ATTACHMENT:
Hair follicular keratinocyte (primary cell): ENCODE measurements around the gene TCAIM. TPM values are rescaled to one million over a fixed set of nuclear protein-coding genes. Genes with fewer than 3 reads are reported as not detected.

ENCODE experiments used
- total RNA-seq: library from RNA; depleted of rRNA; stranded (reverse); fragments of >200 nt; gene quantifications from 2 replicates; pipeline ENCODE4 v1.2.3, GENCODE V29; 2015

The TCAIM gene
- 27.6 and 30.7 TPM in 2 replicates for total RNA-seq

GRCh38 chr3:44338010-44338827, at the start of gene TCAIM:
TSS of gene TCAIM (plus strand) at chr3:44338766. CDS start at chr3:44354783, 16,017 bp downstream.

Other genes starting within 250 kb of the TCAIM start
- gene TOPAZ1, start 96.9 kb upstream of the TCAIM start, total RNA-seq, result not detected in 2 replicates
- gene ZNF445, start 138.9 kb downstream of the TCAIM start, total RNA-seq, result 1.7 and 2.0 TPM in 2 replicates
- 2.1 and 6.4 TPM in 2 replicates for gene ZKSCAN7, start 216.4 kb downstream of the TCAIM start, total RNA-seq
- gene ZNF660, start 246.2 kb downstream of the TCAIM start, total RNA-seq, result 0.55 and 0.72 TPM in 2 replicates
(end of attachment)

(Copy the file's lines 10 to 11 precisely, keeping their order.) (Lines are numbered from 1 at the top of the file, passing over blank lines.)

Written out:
- gene ZNF445, start 138.9 kb downstream of the TCAIM start, total RNA-seq, result 1.7 and 2.0 TPM in 2 replicates
- 2.1 and 6.4 TPM in 2 replicates for gene ZKSCAN7, start 216.4 kb downstream of the TCAIM start, total RNA-seq